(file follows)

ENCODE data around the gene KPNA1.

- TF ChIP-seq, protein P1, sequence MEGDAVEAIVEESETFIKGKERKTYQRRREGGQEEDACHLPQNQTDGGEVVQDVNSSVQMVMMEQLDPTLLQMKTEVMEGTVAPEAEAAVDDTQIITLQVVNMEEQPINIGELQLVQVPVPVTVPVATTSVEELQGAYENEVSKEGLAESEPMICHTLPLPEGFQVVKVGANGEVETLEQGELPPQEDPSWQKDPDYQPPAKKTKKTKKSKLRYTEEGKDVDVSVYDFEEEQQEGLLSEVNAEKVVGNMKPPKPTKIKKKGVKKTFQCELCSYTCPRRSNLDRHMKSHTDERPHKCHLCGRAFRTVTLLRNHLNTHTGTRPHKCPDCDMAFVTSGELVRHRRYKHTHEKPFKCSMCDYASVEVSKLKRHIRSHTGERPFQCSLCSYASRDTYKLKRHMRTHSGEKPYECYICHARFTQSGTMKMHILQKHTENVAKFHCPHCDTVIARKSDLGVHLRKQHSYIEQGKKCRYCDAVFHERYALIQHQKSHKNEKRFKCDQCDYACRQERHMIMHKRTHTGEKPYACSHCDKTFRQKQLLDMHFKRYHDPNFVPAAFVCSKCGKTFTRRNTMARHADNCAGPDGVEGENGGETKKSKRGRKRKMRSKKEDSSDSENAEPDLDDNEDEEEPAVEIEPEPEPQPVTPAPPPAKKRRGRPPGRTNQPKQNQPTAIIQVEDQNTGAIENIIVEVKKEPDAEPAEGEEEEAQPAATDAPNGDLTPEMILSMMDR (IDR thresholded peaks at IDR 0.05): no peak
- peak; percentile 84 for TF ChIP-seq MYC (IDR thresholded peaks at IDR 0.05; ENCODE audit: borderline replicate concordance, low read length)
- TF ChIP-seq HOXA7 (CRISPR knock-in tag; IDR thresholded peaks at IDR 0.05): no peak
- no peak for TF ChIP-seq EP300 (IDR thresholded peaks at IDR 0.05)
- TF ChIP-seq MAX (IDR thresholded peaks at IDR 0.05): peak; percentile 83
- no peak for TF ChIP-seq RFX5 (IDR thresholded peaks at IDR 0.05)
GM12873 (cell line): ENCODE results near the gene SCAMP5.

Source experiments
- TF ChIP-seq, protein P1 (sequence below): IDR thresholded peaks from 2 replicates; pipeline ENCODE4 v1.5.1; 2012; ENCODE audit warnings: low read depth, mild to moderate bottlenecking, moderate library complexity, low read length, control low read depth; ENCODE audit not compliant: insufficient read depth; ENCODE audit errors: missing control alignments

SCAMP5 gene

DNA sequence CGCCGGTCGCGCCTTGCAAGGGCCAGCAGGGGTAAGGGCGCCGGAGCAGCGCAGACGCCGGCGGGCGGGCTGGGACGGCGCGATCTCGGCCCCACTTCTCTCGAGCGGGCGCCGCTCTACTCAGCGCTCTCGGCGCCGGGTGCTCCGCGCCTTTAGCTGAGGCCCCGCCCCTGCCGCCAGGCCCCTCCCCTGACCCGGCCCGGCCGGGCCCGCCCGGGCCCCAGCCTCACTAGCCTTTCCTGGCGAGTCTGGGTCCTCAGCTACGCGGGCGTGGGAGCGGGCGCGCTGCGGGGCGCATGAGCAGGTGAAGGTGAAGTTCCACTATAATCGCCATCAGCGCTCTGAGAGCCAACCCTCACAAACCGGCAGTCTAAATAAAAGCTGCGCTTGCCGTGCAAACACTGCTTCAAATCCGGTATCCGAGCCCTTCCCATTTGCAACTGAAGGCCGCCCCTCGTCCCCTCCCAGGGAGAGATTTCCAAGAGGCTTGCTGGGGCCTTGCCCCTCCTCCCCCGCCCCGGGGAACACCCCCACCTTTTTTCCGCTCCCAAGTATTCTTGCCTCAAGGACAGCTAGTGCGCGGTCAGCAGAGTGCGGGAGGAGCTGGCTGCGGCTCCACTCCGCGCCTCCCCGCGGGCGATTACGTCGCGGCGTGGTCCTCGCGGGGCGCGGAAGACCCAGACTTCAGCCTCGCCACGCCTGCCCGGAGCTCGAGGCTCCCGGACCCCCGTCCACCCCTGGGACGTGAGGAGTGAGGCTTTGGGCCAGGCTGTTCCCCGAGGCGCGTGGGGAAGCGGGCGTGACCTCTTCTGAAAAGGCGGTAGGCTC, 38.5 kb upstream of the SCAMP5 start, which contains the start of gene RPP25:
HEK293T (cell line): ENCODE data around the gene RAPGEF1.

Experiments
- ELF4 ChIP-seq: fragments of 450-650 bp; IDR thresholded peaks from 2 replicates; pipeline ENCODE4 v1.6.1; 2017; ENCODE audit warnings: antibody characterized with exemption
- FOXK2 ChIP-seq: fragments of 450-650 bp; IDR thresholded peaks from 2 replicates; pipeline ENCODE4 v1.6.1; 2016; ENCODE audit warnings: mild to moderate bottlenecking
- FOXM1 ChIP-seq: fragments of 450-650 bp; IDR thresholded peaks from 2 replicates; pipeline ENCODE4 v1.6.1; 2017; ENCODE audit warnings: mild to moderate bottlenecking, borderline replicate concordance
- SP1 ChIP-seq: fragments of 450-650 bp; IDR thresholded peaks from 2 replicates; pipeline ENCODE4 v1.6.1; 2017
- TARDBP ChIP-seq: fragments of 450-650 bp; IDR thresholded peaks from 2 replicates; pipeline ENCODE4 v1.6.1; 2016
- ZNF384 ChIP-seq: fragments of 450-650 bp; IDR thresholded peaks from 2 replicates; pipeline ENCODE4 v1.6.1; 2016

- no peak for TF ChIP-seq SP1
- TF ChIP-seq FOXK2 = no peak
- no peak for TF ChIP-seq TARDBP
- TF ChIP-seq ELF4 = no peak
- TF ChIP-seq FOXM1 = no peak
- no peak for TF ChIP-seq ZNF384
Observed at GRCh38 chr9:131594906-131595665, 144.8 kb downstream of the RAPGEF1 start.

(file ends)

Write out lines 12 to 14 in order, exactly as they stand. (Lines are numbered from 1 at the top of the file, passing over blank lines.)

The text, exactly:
DNA sequence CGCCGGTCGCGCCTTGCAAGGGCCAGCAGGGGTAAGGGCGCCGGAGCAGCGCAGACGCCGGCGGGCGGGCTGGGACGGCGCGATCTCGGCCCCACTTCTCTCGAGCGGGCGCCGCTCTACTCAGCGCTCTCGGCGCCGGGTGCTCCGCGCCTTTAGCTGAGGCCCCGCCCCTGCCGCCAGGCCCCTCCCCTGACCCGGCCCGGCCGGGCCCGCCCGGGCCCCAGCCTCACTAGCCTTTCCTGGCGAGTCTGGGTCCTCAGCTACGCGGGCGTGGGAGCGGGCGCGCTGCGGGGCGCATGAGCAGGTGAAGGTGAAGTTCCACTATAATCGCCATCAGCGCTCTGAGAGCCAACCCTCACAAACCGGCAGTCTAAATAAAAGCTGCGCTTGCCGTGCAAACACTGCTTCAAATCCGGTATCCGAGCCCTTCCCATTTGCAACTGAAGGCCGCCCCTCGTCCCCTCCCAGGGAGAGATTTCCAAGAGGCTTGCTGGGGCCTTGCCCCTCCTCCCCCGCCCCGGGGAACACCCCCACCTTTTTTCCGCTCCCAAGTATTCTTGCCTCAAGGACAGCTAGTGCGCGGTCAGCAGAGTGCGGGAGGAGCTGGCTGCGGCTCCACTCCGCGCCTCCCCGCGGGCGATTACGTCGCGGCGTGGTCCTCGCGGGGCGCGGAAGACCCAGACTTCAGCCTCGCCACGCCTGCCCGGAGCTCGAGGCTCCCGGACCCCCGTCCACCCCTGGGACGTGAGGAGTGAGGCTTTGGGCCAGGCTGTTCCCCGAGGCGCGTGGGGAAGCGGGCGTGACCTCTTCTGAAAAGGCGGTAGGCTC, 38.5 kb upstream of the SCAMP5 start, which contains the start of gene RPP25:
HEK293T (cell line): ENCODE data around the gene RAPGEF1.

Experiments